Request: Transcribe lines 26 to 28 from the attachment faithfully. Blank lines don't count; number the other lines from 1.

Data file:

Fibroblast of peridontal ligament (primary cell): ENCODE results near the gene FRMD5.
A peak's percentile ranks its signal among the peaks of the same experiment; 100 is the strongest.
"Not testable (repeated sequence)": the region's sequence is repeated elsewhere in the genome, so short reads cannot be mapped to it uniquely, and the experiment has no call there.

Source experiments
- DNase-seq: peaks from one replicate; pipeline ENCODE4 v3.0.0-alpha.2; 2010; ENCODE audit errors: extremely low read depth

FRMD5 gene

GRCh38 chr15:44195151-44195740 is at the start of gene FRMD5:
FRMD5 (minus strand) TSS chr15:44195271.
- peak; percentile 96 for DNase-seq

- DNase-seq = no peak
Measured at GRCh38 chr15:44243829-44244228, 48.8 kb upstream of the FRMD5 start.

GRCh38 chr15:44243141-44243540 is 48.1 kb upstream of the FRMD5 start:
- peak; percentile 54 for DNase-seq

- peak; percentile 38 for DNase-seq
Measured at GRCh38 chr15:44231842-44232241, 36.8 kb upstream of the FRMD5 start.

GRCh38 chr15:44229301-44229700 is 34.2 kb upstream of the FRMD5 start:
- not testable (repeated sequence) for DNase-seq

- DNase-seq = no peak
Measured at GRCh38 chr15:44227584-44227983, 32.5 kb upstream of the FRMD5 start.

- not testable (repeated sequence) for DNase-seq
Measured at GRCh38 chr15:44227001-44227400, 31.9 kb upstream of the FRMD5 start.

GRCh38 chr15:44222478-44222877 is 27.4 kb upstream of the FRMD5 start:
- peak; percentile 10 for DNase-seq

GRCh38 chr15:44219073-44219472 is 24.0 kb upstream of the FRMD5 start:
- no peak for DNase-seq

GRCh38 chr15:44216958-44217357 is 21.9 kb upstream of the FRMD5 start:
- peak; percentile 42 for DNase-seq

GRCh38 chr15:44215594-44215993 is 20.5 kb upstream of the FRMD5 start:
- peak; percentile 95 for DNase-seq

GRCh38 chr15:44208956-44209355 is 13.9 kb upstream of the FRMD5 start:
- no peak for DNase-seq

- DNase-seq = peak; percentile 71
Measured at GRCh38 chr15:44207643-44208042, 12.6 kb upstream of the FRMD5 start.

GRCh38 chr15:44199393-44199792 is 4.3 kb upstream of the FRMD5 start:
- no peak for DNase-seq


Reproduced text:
GRCh38 chr15:44216958-44217357 is 21.9 kb upstream of the FRMD5 start:
- peak; percentile 42 for DNase-seq

GRCh38 chr15:44215594-44215993 is 20.5 kb upstream of the FRMD5 start: